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Blog Tour: Q&A – ‘What Alice Knew’ by T.A. Cotterell

Hello everyone and welcome back to The Bookworm’s Fantasy! I hope you’re all well. This post is really exciting for me, and I’m absolutely thrilled to be taking part in my FIRST EVER blog tour! It’s for T.A. Cotterell’s stunning debut novel ‘What Alice Knew’. It’s due to be released as an eBook on December 1st, and as a paperback on 20th April 2017 with Transworld Books/Penguin Random House. I reviewed it here, so please do go and check that out. But in this particular post, I’m posting an exclusive Q&A with the author! So, here goes…





Alice has a perfect life – a great job, happy kids, a wonderful husband. Until he goes missing one night; she receives a suspicious phone call; things don’t quite add up.

Alice needs to know what’s going on. But when she uncovers the truth she faces a brutal choice. And how can she be sure it is the truth?

Sometimes it’s better not to know.


About the author


T.A. Cotterell read History of Art at Cambridge University. He worked in the City before resigning to become a freelance writer. He is now a writer and editor at the research house Redburn. He is married with three children and lives in Bristol.





Where did the initial idea for the story stem from?

The initial idea derived from finding out something about my parents as an adult I had never known as a child and, as a parent myself, thinking about truth between generations and the parent-child contract in terms of knowledge. This led to the idea of a couple with a secret. I also belatedly read Donna Tartt’s ‘The Secret History’ and liked the idea of being ‘on the side of’ people who have done something wrong, which seemed to offer an original slant – not ‘whodunnit?’ but ‘will they get away with it?’ After that it was a question of building the blocks to put it together.


Did you experience any set backs whilst writing this? How did you overcome them?

Yes! I originally wrote the novel in the 3rd person. This meant Ed was more central. Yet it was important he was simply the ‘man-next-door’ and what happened to him could happen to anyone. Hence agents said he was too dull. But I knew he wasn’t the protagonist, because from the moment Araminta dies he is a ‘dangling man’, waiting for the police to catch him or Alice to shop him. She is the one with a moral choice she must face daily and which ultimately defeats her. So, with a deep breath, and without looking at the original, I re-wrote it completely, with much changing in the process.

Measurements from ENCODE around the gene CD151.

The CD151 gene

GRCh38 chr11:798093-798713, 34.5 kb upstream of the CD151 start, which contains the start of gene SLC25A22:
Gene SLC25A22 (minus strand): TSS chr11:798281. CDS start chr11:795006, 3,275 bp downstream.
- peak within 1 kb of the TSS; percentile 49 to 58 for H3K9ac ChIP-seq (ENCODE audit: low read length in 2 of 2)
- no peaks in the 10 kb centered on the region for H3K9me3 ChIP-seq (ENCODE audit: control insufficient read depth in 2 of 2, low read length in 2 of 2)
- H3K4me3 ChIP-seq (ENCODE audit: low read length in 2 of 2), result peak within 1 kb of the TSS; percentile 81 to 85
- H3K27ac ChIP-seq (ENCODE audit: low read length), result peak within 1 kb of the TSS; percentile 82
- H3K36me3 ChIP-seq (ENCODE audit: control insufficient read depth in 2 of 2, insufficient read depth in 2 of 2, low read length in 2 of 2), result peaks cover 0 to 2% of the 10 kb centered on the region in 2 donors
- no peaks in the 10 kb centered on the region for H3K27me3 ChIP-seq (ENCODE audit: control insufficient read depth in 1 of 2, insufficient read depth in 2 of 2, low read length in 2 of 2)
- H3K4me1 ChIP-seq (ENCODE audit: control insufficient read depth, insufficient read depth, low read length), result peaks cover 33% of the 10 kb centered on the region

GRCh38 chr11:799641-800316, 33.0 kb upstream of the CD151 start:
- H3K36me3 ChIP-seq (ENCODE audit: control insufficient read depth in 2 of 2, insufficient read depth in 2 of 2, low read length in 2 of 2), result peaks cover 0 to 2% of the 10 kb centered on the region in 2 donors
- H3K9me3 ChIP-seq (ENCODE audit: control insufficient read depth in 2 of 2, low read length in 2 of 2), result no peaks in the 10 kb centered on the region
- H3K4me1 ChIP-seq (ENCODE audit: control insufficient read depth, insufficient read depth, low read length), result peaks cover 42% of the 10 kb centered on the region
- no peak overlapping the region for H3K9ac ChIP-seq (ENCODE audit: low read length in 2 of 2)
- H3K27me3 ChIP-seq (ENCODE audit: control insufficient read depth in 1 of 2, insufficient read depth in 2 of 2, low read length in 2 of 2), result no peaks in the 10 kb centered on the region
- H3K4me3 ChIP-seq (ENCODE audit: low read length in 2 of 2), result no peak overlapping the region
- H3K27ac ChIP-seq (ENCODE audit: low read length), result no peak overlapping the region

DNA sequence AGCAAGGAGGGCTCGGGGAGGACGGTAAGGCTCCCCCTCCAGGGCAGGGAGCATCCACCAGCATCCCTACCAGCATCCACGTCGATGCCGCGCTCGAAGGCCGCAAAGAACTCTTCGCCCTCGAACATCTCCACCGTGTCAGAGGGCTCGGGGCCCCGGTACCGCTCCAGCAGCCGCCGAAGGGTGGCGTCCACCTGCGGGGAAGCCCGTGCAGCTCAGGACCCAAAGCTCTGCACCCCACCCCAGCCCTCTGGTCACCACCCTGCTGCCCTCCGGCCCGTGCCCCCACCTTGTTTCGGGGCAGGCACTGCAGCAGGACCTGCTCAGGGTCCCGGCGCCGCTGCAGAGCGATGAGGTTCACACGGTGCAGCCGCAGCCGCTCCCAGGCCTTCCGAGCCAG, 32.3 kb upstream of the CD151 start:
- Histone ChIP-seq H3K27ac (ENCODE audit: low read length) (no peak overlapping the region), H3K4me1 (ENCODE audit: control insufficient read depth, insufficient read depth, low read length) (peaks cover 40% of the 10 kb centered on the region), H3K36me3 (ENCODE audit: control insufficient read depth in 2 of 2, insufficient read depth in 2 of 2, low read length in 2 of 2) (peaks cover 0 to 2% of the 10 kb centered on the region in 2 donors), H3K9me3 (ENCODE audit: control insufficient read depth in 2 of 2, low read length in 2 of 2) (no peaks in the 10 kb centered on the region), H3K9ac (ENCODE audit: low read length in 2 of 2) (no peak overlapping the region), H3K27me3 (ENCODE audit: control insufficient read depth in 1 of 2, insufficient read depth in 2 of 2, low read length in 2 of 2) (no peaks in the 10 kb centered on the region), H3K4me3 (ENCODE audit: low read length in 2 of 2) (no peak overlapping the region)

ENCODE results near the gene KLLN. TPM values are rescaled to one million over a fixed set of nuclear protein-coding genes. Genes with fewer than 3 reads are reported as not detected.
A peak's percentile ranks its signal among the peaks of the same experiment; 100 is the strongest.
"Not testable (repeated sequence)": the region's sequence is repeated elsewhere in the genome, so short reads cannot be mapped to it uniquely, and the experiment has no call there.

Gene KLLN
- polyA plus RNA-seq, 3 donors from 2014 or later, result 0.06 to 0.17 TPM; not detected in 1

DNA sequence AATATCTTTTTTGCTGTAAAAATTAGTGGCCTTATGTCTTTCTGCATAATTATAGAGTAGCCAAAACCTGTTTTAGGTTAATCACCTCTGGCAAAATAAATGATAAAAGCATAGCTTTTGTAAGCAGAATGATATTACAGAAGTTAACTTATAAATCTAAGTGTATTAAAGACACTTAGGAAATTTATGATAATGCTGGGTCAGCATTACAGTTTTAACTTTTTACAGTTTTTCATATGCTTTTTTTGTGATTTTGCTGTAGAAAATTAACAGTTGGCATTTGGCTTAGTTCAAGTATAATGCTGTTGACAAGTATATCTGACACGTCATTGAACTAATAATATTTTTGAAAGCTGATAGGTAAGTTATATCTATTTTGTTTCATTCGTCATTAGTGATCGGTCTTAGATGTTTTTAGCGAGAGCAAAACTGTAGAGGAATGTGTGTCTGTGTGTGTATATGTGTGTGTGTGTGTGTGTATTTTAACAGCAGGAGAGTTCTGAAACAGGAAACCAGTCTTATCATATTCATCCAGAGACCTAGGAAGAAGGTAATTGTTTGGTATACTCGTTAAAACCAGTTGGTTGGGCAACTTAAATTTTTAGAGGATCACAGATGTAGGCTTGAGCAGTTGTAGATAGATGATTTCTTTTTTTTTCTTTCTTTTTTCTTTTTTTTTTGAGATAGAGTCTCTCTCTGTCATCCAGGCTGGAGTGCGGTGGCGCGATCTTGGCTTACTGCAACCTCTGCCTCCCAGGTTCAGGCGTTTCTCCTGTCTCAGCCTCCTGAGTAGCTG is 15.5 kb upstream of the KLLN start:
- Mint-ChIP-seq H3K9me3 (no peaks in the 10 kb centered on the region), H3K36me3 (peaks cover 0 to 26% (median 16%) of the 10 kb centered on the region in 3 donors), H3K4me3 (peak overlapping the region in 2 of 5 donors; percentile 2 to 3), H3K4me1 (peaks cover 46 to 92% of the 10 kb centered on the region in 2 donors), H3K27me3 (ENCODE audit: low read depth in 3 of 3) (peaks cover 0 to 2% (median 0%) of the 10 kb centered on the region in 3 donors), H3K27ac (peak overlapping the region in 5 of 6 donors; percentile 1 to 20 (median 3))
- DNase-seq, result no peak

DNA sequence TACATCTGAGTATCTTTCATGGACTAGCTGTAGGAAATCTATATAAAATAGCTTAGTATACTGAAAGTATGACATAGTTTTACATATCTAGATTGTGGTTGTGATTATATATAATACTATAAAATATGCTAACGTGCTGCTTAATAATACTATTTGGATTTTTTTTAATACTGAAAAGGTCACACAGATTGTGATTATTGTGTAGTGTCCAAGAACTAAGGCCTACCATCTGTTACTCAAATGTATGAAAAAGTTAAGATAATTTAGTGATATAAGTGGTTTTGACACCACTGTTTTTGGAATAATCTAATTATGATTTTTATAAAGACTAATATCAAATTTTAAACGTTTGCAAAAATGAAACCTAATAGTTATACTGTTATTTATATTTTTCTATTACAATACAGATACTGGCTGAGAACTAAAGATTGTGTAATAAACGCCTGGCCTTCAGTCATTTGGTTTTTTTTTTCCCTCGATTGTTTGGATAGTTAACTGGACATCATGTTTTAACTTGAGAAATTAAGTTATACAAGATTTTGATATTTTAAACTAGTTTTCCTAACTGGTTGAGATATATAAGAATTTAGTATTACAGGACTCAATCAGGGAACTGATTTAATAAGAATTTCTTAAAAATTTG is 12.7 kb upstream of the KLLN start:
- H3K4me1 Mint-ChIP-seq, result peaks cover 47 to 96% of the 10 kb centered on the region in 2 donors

What motivated you to write this novel? Was there a particular message or meaning that you wished to convey?

I wanted to write about ‘truth’ in a human relationship. Specifically, two ideas which are central to this novel interested me: ‘intuition is more powerful than knowledge’ and ‘there can be no freedom without truth’. Most thrillers are plot-led, with a nod to the character of the maverick or down-at-heel hero: I wanted to write one that was character-led. As the plot and themes and first person narrative came together I realised ‘What Alice Knew’ could be an almost unique thing: a crime-based page-turner that turns on a character and an idea rather than a smoking gun or set of fingerprints. This seemed to offer an opportunity to expand the genre.


Did you always know that you wanted to write?

No. Although I read a lot when young and considered reading English at university, ‘being a writer’ was something other people did. After university I had no idea what to do so after a couple of false starts I drifted into the City. I didn’t enjoy it and wasn’t much good but didn’t know what else to do. As I approached my 30th birthday I thought ‘I can’t spend my life doing something I’m not interested in’ and began considering alternatives. Gradually I realised I wanted to write, though I had no idea how to do it or if I would be any good, so leaving a salary was a big punt. As John Fowles put it (typically pretentiously): ‘I didn’t give up work to be a writer, I gave up work to be.’


You studied History of Art at university – did this help you in writing from the perspective of Alice? I’m curious as to why you chose the profession of a portraitist for her?